sughed: DNR looking for hunter input
The Indiana Department of Natural Resources has mailed a survey to 15,540 Indiana hunters to help improve the management of Indiana’s small game and furbearer species.
By completing this 20-question survey, hunters can give opinions on their hunting experiences of quail, grouse, pheasant, squirrel, rabbit, woodcock and crow.
DNR research biologists will gather the information and summarize it to help with management practices for these species.
“Hunter surveys are essential to determining how far Indiana hunters are willing to travel to hunt, the number of days they hunted, and if they’re satisfied with their hunting experiences,” said Budd Veverka, farmland game research biologist with the DNR Division of Fish & Wildlife. “This information is integral to our management plans and strategies.”
I hope to receive a survey. I think last season offered an abundance of squirrel and the most rabbits I have seen in 40 years.
Those who hunt quail, pheasant and grouse might tell a different story. I used to enjoy watching grouse while hunting deer from a tree stand. I haven’t seen one in 20 years. A couple covey of quail exist in my neighborhood. The last pheasant I shot in Madison County, was 45 years ago.
Return the survey by that date for a chance to win Indiana sporting licenses and stamp privileges worth up to $50.
I never found the mother lode of big yellow morels, but I have been cutting a lot of wild asparagus. I will keep cutting until June 1.
Mature asparagus tops look like fine hair. When I see it growing along fencerows, in the summer, I mark the spot with bread ties and place a fist-size rock at the base of the plant. Next spring all natural evidence will be gone, but when I brush back the grass, at my marked locations, there will be those lovely purple/green spears.
According to the DNR, walleye production at Indiana’s state fish hatcheries has rebounded after suffering a weather-related setback last year.
Every spring, DNR workers net adult walleyes at Brookville Lake in southeast Indiana, where eggs are collected from the fish and fertilized. The fish are released back into the lake, and the eggs are transported to Cikana State Fish Hatchery near Martinsville for incubation.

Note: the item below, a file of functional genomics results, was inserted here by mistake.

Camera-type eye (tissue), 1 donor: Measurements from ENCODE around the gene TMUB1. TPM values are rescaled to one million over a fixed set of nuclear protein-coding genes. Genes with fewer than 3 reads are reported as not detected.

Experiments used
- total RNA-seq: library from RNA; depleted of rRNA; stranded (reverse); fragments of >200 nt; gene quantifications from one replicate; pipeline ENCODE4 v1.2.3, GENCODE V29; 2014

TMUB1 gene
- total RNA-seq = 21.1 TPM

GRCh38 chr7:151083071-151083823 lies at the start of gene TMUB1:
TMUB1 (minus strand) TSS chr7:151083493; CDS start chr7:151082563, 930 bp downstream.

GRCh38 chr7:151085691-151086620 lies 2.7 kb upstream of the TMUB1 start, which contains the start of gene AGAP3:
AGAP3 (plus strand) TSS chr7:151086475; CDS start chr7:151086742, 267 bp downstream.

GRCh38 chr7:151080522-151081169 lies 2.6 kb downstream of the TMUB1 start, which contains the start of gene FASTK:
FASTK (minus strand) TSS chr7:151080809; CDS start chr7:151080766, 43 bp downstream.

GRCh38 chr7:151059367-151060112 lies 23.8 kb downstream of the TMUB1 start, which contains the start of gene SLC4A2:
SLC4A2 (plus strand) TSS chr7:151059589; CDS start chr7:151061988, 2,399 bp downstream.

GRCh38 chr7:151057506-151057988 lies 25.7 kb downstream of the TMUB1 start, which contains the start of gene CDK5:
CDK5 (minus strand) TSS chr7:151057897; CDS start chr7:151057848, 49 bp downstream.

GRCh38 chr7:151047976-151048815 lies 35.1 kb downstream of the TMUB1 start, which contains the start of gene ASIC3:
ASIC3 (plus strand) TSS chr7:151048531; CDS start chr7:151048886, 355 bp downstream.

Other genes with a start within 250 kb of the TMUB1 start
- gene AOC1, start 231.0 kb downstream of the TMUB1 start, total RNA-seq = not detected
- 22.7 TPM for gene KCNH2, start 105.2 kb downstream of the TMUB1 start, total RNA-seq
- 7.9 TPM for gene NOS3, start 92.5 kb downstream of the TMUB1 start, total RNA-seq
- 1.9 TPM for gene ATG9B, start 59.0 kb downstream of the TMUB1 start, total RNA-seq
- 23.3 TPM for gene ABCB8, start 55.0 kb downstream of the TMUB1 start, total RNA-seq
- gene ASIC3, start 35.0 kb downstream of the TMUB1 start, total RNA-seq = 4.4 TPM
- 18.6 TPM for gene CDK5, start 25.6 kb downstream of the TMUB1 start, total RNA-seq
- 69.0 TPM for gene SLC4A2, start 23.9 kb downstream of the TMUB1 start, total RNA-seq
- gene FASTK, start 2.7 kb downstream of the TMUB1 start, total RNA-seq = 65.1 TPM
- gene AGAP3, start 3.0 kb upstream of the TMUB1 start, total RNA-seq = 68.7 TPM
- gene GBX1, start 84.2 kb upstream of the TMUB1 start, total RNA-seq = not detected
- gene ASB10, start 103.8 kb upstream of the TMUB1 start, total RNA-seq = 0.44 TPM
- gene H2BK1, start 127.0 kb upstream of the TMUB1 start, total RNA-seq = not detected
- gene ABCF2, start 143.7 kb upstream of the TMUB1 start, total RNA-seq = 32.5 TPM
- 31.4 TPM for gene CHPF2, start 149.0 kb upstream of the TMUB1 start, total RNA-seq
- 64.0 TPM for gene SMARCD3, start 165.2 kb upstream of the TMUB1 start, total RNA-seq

Fish incubated in the spring are then stocked in Indiana lakes throughout the same year.
Unseasonably warm temperatures last spring resulted in one of the worst walleye egg collections on record.
This year, however, the annual collection of walleye eggs was a success.
Although native to Indiana, walleye distribution and abundance was limited until annual stockings were developed in the 1970s. According to DNR biologists, natural reproduction of walleyes is insufficient to maintain populations in most of Indiana. Hatchery production offsets the shortfall.
Indiana typically stocks about 22 million walleye fry that are 4 days old. An additional 1 million walleye fingerlings are stocked in June after being raised to 1 to 2 inches. Six- to eight-inch walleyes are produced for stocking in the fall at lakes where fry or June fingerlings fail to establish a fishery.
A list of lakes stocked with walleye by the DNR is at dnr.IN.gov/fishwild/3279.htm.
Rick Bramwell’s outdoors column appears on Thursdays.
sughed: DNR looking for hunter input
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